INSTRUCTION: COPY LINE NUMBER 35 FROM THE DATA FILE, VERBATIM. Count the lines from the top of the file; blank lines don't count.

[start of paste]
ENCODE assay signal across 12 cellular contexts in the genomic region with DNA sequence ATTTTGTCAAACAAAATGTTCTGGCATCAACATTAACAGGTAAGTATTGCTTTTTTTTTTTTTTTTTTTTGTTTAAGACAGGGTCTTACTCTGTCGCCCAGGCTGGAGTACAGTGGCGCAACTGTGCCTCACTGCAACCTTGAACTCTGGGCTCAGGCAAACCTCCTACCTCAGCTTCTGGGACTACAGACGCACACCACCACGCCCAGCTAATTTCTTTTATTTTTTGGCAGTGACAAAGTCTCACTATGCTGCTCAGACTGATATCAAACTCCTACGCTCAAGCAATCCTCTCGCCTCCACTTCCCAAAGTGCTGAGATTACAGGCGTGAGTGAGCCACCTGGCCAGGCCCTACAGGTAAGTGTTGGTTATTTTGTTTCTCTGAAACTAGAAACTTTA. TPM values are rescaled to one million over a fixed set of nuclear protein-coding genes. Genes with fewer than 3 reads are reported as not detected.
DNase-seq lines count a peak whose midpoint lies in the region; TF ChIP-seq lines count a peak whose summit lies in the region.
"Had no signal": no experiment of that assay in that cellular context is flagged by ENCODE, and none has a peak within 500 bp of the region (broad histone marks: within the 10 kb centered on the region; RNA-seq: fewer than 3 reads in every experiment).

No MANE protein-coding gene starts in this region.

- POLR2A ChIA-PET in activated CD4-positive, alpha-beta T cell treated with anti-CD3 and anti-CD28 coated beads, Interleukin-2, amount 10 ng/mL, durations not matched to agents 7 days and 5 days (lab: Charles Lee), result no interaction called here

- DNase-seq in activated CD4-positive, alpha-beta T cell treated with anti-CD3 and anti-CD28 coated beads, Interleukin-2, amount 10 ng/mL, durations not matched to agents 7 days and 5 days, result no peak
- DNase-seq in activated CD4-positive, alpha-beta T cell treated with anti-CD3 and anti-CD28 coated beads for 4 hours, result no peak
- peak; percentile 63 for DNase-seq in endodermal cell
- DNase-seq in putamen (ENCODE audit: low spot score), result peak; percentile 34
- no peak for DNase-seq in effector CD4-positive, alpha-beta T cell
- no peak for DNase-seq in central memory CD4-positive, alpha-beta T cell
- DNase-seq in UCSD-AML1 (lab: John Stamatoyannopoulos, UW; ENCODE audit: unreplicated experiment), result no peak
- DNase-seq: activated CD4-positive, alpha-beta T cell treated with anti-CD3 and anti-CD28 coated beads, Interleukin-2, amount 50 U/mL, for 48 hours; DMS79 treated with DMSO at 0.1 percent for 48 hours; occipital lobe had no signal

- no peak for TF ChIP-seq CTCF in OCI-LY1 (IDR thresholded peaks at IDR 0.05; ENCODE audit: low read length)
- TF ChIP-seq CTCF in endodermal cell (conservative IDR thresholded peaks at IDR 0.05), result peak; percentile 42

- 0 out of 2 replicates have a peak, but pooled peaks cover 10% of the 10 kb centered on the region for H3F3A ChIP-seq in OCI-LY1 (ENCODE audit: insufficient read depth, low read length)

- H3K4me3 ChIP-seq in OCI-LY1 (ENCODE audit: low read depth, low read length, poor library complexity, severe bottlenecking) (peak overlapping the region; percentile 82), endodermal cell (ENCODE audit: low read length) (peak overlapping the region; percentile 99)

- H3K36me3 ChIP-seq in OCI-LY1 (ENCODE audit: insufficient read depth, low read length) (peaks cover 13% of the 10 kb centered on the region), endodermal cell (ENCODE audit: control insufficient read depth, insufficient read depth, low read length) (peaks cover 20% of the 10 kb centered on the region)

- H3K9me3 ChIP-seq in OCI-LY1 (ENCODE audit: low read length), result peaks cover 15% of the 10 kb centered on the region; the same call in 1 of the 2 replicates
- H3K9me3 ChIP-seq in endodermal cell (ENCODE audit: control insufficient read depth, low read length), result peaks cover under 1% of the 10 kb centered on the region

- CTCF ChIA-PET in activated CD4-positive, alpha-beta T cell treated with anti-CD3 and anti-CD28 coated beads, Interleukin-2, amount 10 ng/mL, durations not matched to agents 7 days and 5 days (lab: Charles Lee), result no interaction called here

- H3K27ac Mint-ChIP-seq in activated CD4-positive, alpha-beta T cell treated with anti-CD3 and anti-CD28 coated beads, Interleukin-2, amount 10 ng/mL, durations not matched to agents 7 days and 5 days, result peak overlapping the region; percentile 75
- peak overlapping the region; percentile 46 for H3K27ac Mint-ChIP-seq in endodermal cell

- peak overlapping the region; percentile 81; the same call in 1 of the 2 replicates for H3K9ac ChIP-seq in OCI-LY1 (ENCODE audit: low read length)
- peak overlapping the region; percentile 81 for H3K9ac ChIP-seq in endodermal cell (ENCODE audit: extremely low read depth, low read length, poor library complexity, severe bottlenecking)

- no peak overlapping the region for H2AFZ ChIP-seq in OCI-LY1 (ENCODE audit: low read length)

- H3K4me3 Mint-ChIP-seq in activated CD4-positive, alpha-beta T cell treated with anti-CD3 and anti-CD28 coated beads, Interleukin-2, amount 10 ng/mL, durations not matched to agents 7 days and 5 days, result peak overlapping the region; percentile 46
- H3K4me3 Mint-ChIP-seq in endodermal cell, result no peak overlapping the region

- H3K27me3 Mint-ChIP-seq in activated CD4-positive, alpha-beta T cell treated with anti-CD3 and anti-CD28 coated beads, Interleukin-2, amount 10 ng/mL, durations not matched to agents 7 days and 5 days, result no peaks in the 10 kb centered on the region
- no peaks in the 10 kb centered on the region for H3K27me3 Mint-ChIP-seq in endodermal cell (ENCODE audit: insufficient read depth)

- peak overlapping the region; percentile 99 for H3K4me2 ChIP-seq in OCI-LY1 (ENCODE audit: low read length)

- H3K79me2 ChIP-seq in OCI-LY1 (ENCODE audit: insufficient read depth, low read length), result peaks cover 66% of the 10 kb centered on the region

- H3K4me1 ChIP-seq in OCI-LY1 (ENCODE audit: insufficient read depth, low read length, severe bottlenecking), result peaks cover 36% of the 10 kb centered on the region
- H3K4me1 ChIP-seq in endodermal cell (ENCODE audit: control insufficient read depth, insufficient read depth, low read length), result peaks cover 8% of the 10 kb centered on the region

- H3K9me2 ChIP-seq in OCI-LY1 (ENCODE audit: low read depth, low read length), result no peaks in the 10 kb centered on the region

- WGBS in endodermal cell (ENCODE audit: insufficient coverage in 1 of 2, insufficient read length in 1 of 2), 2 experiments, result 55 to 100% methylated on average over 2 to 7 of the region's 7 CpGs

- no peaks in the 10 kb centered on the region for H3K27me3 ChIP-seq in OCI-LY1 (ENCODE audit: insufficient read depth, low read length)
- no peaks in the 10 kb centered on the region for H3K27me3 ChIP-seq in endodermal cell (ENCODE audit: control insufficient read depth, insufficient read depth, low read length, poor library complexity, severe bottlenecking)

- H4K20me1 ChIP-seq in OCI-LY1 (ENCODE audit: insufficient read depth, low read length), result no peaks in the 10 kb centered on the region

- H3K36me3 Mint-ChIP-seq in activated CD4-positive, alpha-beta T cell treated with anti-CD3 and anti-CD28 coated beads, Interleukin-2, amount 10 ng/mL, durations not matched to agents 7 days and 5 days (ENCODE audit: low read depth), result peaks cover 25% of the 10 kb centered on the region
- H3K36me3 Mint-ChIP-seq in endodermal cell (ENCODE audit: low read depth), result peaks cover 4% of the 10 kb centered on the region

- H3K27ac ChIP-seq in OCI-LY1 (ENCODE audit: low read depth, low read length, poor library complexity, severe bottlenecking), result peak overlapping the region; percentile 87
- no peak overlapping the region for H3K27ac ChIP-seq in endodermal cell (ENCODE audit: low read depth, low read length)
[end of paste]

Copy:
- H3K9me2 ChIP-seq in OCI-LY1 (ENCODE audit: low read depth, low read length), result no peaks in the 10 kb centered on the region